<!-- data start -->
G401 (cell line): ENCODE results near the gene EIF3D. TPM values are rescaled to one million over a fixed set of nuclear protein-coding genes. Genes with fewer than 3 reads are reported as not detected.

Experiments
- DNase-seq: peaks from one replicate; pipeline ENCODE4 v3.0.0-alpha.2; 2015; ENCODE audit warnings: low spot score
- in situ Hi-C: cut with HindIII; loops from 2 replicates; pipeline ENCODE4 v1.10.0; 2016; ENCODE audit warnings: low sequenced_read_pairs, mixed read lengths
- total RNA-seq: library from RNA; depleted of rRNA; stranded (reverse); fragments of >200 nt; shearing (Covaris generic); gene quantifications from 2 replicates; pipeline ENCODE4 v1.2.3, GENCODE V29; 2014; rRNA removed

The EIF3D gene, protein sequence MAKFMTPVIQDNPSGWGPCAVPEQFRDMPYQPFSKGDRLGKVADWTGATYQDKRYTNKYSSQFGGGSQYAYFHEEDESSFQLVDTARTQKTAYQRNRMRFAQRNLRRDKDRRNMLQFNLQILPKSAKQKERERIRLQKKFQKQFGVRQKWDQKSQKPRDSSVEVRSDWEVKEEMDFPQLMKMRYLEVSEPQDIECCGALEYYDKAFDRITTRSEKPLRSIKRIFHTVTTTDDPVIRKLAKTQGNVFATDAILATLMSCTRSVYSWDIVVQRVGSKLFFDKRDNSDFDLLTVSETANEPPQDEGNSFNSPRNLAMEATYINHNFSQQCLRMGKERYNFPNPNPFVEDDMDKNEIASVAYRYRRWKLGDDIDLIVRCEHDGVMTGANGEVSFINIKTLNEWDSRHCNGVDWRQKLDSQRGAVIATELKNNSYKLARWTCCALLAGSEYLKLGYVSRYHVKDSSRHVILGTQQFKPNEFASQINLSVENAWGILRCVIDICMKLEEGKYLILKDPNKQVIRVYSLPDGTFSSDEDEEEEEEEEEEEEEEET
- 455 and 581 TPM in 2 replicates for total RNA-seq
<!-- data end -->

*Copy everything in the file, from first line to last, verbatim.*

G401 (cell line): ENCODE results near the gene EIF3D. TPM values are rescaled to one million over a fixed set of nuclear protein-coding genes. Genes with fewer than 3 reads are reported as not detected.

Experiments
- DNase-seq: peaks from one replicate; pipeline ENCODE4 v3.0.0-alpha.2; 2015; ENCODE audit warnings: low spot score
- in situ Hi-C: cut with HindIII; loops from 2 replicates; pipeline ENCODE4 v1.10.0; 2016; ENCODE audit warnings: low sequenced_read_pairs, mixed read lengths
- total RNA-seq: library from RNA; depleted of rRNA; stranded (reverse); fragments of >200 nt; shearing (Covaris generic); gene quantifications from 2 replicates; pipeline ENCODE4 v1.2.3, GENCODE V29; 2014; rRNA removed

The EIF3D gene, protein sequence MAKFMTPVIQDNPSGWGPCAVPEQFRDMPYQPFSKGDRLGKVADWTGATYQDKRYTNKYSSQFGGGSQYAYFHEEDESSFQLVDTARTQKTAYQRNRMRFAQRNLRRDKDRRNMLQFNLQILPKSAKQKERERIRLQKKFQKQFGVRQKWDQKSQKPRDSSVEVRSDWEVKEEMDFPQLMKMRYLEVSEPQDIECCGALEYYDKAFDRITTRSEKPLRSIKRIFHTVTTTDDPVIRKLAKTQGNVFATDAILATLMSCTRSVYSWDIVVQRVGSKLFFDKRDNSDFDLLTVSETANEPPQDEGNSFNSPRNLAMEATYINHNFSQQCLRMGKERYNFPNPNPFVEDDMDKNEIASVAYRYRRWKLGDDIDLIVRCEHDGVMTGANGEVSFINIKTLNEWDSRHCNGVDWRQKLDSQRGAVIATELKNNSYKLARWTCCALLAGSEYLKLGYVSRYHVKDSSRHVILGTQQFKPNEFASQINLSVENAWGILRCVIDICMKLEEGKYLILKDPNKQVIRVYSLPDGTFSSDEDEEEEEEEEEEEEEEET
- 455 and 581 TPM in 2 replicates for total RNA-seq